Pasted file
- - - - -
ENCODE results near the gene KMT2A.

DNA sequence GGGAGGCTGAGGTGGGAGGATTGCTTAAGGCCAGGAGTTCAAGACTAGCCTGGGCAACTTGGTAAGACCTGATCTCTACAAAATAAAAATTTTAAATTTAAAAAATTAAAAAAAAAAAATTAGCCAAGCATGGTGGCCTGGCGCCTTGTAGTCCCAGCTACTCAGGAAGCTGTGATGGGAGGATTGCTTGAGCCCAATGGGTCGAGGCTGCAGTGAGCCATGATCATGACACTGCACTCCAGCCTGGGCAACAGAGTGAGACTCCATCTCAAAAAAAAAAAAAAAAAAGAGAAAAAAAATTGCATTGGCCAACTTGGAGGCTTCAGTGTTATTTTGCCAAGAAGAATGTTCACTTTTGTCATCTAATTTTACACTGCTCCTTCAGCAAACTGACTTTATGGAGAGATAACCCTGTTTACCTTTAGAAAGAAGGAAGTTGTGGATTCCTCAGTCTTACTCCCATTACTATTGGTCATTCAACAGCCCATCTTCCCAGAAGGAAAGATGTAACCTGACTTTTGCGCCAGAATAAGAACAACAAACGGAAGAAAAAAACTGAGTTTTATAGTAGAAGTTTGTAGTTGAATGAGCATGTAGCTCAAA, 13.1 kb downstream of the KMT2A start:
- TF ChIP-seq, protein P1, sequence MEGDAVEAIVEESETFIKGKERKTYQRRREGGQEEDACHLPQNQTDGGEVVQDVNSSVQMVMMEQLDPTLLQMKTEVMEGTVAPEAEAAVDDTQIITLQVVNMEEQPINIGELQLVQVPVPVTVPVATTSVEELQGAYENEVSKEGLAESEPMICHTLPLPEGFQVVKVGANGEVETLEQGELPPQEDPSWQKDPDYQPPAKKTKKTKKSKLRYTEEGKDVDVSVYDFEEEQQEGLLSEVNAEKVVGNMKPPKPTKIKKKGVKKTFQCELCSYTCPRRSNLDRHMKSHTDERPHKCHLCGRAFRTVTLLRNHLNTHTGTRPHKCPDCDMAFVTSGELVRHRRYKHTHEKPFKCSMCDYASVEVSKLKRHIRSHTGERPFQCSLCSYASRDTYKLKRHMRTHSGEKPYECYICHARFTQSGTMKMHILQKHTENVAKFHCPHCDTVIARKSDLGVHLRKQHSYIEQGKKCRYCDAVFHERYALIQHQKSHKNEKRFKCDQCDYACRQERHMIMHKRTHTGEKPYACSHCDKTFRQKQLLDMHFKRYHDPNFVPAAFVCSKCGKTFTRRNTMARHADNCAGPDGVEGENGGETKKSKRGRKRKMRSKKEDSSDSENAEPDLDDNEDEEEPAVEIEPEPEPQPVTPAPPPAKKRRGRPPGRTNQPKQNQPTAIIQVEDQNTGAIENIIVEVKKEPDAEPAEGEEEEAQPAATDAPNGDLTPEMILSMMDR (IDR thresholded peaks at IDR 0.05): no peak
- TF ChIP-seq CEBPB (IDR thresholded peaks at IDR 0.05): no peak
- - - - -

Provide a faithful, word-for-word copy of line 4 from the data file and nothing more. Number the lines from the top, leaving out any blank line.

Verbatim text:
- TF ChIP-seq CEBPB (IDR thresholded peaks at IDR 0.05): no peak